Pay to Play: Pennsylvania to Seek Authority to Impose Annual Tax on Retail Suppliers, Brokers February 18, 2013 Email This Story Copyright 2010-13 EnergyChoiceMatters.com
Reporting by Paul Ring • firstname.lastname@example.org
Pennsylvania will proceed with seeking legislative authority to impose an annual licensing fee on electric generation suppliers, including retail suppliers, brokers, marketers, and aggregators.
The PUC found that legislative changes are necessary in order to impose an annual fee on EGSs. "The Commission proposes to seek to amend Section 317(a) of the Code to permit the Commission to establish, by a rulemaking, reasonable fees to be charged and collected for other services that are not currently enumerated in Section 317(a). The Commission expects to pursue this legislative change in order to lawfully collect fees from EGSs to reimburse the Commission for employee time and resources spent on supplier-related matters," the PUC said in its end-state retail market design.
If you're keeping score, that means the PUC will seek legislative changes to impose a new tax on retail suppliers, but apparently won't be seeking legislative changes to remove the utility from the default supplier role.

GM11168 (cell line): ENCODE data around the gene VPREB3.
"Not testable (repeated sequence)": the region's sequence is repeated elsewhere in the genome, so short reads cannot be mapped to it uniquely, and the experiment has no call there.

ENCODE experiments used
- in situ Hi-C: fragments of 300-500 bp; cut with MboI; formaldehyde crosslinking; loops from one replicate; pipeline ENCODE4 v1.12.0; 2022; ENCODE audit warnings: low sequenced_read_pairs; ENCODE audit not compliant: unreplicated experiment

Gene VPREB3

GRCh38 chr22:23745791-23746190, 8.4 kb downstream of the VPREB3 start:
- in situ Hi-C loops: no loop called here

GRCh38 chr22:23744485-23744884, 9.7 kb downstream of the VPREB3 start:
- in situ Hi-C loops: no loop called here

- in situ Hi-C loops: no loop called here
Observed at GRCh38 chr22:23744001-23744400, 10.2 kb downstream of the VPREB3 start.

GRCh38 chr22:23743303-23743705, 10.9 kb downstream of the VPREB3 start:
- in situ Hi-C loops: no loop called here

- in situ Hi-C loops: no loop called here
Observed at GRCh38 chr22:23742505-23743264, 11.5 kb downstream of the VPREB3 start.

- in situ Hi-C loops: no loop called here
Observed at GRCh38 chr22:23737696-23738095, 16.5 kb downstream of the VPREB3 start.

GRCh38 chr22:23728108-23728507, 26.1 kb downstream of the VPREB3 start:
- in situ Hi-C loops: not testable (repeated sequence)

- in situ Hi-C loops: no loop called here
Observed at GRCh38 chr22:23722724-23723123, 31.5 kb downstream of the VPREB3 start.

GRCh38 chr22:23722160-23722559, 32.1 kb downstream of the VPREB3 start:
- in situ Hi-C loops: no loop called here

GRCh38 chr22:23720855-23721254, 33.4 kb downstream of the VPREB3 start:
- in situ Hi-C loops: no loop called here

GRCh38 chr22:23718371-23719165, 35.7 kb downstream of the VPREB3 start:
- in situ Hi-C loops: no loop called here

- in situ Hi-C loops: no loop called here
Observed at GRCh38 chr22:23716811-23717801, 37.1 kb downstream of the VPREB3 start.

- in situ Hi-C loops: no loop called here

"[T]he Commission intends to require all EGSs, including brokers and marketers, to pay an annual flat fee in the amount of $1,000," the PUC said.
"The Commission believes that a flat fee structure is the easiest for the Commission to administer and suppliers to anticipate. Further, upon considering comments from the majority of stakeholders, a $1,000 annual fee does not appear to be so expensive that it would act as a barrier for new EGSs to enter the Pennsylvania market or existing licensed EGSs to remain in Pennsylvania," the PUC said.
Additionally, while retail suppliers and brokers will be paying this new tax, the PUC will not modify, or unbundle, the current electric utility assessment charged through distribution rates paid by all customers.
The PUC said that it currently, "collects all regulatory expenses associated with the electric industry from EDCs."
Although the PUC has tried to characterize the new licensing fee on retail suppliers as related to incremental functions, presumably, the PUC's current oversight of retail suppliers is funded by the current nonbypassable electric industry assessment.
Therefore, absent unbundling, which the PUC will not pursue, retail supply customers will essentially pay double for certain PUC costs; once through the EGS licensing fee, and once through their distribution rates.